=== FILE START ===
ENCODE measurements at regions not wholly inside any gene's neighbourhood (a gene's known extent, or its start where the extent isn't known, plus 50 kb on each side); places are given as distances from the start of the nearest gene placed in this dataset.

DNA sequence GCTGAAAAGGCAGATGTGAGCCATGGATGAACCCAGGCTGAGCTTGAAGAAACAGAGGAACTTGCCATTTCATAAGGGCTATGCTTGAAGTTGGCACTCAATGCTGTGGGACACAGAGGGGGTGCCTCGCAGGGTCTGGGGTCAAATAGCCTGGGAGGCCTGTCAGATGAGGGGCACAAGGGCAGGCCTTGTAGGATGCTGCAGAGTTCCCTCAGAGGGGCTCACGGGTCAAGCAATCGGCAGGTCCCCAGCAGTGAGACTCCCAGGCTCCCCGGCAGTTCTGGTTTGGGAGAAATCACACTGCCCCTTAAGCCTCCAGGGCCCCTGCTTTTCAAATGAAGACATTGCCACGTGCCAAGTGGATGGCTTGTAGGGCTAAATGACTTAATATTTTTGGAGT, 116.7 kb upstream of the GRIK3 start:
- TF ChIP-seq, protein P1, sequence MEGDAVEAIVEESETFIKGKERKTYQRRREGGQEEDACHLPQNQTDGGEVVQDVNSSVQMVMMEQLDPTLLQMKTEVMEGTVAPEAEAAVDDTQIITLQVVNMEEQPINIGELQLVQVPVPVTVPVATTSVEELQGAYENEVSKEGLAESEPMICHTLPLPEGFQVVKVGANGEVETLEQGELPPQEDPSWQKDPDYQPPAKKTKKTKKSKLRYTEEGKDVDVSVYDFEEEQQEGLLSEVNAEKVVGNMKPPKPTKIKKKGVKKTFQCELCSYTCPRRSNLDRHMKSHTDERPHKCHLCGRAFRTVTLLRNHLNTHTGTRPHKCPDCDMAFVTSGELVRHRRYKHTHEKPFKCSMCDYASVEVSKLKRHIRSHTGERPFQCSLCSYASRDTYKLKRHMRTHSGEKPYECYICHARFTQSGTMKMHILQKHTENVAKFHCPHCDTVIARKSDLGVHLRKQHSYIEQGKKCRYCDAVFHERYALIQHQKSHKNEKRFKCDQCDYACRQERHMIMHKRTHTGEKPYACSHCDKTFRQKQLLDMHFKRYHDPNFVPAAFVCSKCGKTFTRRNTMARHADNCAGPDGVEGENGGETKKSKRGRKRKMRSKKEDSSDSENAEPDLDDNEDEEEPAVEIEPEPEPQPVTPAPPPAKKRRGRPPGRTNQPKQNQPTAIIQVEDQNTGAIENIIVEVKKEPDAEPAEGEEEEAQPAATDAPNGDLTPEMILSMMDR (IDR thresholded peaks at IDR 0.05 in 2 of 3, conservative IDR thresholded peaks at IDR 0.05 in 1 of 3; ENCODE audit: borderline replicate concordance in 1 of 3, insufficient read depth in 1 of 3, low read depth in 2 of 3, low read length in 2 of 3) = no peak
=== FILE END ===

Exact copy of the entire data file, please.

ENCODE measurements at regions not wholly inside any gene's neighbourhood (a gene's known extent, or its start where the extent isn't known, plus 50 kb on each side); places are given as distances from the start of the nearest gene placed in this dataset.

DNA sequence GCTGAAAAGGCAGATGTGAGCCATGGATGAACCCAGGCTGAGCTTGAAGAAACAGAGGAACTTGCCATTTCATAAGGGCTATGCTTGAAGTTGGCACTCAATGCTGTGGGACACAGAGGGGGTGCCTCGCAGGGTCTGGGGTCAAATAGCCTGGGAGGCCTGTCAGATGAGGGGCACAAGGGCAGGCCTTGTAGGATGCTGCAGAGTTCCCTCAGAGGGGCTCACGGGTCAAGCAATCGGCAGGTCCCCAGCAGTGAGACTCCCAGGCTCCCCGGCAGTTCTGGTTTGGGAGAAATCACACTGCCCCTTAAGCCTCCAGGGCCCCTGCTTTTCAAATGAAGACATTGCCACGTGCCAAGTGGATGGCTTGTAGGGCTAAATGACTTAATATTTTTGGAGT, 116.7 kb upstream of the GRIK3 start:
- TF ChIP-seq, protein P1, sequence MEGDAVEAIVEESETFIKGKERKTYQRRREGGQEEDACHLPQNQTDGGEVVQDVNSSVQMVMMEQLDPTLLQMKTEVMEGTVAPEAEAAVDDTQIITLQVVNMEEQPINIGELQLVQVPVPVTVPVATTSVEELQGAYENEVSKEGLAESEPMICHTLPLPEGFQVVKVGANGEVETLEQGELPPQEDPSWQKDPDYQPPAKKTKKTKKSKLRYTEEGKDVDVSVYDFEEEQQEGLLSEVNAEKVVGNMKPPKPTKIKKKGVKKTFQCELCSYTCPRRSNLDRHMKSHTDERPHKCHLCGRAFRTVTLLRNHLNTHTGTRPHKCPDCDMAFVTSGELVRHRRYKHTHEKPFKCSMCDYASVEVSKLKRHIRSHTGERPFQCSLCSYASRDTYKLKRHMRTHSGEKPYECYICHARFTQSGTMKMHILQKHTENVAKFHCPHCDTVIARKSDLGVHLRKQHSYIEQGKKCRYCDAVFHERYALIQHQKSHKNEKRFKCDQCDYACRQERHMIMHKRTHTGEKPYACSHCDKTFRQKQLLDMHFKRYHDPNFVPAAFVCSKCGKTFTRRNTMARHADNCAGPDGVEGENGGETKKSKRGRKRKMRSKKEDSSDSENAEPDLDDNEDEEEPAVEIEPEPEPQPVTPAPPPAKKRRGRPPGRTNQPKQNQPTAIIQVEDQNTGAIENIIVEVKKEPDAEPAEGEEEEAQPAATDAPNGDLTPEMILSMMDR (IDR thresholded peaks at IDR 0.05 in 2 of 3, conservative IDR thresholded peaks at IDR 0.05 in 1 of 3; ENCODE audit: borderline replicate concordance in 1 of 3, insufficient read depth in 1 of 3, low read depth in 2 of 3, low read length in 2 of 3) = no peak